A sustainable livelihood is a chance for a mentally ill person and their family to work their way out of poverty. Because mentally ill people are so often stigmatised due to their illness, they are often cast out from their jobs so, unable to work, they descend into poverty.
Sustainable livelihoods help mentally ill people earn a wage that is vital to their long-term recovery as it secures their treatment and builds an invaluable sense of self-esteem and confidence. We allow mentally ill people to choose a livelihood that they are interested in and give them training and support to follow it.
Getting a job also goes a very long way to combating stigma. People often think that mentally ill people can’t contribute to their family’s income and all they are is a drain on their family and their community. Once mentally ill people prove that they can do something constructive and make a worth while contribution to their family and their community, the stigma that they are faced with often disappears.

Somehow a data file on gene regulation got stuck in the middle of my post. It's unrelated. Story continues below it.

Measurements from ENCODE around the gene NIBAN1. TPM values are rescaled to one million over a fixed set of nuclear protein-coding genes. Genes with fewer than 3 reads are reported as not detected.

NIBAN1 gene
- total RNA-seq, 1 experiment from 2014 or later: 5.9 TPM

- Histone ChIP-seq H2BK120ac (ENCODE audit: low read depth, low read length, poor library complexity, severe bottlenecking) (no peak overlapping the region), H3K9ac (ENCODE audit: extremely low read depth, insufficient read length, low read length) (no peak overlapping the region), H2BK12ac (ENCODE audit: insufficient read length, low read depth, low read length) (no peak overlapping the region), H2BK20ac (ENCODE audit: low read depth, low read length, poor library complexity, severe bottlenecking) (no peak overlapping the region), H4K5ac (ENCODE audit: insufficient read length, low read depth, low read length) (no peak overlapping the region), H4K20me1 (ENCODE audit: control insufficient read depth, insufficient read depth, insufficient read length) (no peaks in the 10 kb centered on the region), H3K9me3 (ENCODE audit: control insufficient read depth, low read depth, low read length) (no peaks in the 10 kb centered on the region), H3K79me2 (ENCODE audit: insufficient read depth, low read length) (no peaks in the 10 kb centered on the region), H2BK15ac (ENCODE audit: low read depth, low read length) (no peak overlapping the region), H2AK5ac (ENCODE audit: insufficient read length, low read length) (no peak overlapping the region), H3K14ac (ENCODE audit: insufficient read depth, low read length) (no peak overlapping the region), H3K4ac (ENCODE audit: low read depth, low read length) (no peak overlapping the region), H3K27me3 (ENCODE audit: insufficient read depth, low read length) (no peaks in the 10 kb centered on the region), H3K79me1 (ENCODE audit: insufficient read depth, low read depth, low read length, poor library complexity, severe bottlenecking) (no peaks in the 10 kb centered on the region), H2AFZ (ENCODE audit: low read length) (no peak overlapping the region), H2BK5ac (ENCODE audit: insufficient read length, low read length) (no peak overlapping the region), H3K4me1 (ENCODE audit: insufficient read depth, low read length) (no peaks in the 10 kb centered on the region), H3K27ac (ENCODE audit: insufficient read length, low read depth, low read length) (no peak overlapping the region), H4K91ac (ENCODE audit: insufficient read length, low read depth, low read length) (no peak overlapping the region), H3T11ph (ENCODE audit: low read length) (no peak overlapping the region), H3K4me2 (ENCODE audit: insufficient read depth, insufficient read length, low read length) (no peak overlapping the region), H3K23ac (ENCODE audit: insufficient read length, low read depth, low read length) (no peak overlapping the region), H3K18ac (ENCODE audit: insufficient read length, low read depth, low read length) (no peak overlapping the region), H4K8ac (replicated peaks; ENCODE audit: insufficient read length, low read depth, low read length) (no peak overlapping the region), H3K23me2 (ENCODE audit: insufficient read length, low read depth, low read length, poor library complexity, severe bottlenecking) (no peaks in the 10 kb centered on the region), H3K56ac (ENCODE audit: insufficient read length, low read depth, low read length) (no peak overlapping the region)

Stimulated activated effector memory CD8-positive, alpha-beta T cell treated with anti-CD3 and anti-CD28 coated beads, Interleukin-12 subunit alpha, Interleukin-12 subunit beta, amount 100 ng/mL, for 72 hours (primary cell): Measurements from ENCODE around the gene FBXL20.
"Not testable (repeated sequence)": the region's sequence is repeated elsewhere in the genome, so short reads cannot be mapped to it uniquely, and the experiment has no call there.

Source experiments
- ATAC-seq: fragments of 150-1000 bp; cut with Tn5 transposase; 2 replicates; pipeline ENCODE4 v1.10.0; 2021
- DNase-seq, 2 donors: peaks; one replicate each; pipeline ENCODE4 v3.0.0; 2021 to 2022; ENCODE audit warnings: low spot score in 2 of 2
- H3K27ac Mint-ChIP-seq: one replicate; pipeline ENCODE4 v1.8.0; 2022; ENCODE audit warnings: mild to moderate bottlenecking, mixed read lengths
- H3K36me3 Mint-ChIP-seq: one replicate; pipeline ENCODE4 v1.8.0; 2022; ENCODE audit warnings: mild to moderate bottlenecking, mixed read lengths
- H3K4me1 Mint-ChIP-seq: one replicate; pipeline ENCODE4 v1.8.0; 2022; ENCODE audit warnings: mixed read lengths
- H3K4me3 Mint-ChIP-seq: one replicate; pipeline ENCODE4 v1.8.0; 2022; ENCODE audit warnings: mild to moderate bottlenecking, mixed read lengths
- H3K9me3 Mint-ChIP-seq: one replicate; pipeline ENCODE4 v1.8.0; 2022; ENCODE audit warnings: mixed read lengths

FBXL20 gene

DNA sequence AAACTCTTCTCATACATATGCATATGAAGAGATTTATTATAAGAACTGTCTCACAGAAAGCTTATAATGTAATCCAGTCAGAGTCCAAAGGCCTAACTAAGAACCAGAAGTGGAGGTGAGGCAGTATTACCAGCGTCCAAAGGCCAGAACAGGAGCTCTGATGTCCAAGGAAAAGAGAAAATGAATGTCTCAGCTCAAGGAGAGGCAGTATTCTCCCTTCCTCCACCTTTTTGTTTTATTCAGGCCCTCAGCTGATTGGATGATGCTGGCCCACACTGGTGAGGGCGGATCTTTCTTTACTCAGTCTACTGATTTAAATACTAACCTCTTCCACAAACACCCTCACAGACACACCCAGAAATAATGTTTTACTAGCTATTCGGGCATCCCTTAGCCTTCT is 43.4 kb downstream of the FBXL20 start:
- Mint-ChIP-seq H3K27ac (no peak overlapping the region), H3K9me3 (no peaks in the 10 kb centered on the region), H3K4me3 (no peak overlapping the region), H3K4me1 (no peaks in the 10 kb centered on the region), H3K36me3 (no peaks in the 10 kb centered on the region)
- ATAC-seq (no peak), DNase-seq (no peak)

Sulemana had his first attack of epilepsy when he was 19. His illness forced him to move from Accra, the capital of Ghana, back to his home village of Gushiegu in the north. His illness had cause lots of resentment towards him; people pointed fingers and avoided him because they thought epilepsy was contagious.
We gave Sulemana treatment and the chance to work as a cobbler, something he had longed to do since he learnt the skill in Accra. Now he can support himself and people have noticed the transformation.
“I now have friends who come to sit with me throughout the day while I work. They, my neighbours and friends, are now even encouraging me to get married…Life now makes meaning to me!”
Sustainable livelihoods create sustainable recoveries and are a vital part of our work
to donate now...
> > > > > >